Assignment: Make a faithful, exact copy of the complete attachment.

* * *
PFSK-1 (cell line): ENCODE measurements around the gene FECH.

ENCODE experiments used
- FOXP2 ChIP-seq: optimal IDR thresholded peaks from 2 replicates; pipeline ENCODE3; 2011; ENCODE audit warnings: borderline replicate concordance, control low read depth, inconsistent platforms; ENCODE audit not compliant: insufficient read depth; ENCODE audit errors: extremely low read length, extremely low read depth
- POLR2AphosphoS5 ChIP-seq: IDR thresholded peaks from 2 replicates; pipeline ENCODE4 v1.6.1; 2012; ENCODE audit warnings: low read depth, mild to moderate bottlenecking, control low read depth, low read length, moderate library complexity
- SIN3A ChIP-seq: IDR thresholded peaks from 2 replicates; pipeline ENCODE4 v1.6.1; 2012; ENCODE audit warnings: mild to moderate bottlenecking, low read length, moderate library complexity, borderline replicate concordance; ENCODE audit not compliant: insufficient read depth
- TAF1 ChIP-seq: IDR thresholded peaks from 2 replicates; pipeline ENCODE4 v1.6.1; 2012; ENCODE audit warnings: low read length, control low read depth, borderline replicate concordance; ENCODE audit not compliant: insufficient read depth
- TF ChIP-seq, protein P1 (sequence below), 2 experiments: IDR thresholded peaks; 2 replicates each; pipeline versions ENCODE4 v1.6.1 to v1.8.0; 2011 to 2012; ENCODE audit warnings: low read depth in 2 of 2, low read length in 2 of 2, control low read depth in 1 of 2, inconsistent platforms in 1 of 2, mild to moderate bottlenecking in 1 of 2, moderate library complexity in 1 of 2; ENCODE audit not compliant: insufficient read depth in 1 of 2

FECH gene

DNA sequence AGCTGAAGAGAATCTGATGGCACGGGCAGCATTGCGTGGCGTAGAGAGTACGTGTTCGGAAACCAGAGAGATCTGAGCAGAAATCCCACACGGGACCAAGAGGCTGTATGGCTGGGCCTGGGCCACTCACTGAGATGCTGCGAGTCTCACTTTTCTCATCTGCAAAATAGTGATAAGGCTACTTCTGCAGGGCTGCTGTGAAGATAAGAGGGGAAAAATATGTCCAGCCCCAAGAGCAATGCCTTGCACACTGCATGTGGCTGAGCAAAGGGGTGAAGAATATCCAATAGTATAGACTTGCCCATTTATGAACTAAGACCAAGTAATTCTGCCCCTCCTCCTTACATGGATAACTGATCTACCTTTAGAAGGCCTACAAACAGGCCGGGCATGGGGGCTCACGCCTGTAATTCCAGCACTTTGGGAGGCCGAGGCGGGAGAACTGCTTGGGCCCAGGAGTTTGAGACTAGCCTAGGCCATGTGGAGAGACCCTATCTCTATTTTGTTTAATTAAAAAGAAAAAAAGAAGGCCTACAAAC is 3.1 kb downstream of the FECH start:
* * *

PFSK-1 (cell line): ENCODE measurements around the gene FECH.

ENCODE experiments used
- FOXP2 ChIP-seq: optimal IDR thresholded peaks from 2 replicates; pipeline ENCODE3; 2011; ENCODE audit warnings: borderline replicate concordance, control low read depth, inconsistent platforms; ENCODE audit not compliant: insufficient read depth; ENCODE audit errors: extremely low read length, extremely low read depth
- POLR2AphosphoS5 ChIP-seq: IDR thresholded peaks from 2 replicates; pipeline ENCODE4 v1.6.1; 2012; ENCODE audit warnings: low read depth, mild to moderate bottlenecking, control low read depth, low read length, moderate library complexity
- SIN3A ChIP-seq: IDR thresholded peaks from 2 replicates; pipeline ENCODE4 v1.6.1; 2012; ENCODE audit warnings: mild to moderate bottlenecking, low read length, moderate library complexity, borderline replicate concordance; ENCODE audit not compliant: insufficient read depth
- TAF1 ChIP-seq: IDR thresholded peaks from 2 replicates; pipeline ENCODE4 v1.6.1; 2012; ENCODE audit warnings: low read length, control low read depth, borderline replicate concordance; ENCODE audit not compliant: insufficient read depth
- TF ChIP-seq, protein P1 (sequence below), 2 experiments: IDR thresholded peaks; 2 replicates each; pipeline versions ENCODE4 v1.6.1 to v1.8.0; 2011 to 2012; ENCODE audit warnings: low read depth in 2 of 2, low read length in 2 of 2, control low read depth in 1 of 2, inconsistent platforms in 1 of 2, mild to moderate bottlenecking in 1 of 2, moderate library complexity in 1 of 2; ENCODE audit not compliant: insufficient read depth in 1 of 2

FECH gene

DNA sequence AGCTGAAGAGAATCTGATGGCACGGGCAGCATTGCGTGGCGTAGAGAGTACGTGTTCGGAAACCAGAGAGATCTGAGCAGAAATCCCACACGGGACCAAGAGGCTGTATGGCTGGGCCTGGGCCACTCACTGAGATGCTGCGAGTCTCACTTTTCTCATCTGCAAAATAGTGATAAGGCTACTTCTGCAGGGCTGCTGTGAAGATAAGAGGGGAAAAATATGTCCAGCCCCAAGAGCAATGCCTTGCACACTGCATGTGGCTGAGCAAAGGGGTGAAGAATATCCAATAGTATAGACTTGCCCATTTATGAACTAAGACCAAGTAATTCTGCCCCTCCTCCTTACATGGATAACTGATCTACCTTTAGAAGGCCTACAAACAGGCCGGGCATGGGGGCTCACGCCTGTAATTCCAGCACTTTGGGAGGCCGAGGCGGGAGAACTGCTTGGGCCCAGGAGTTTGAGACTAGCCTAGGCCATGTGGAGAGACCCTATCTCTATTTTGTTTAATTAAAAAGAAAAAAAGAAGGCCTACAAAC is 3.1 kb downstream of the FECH start: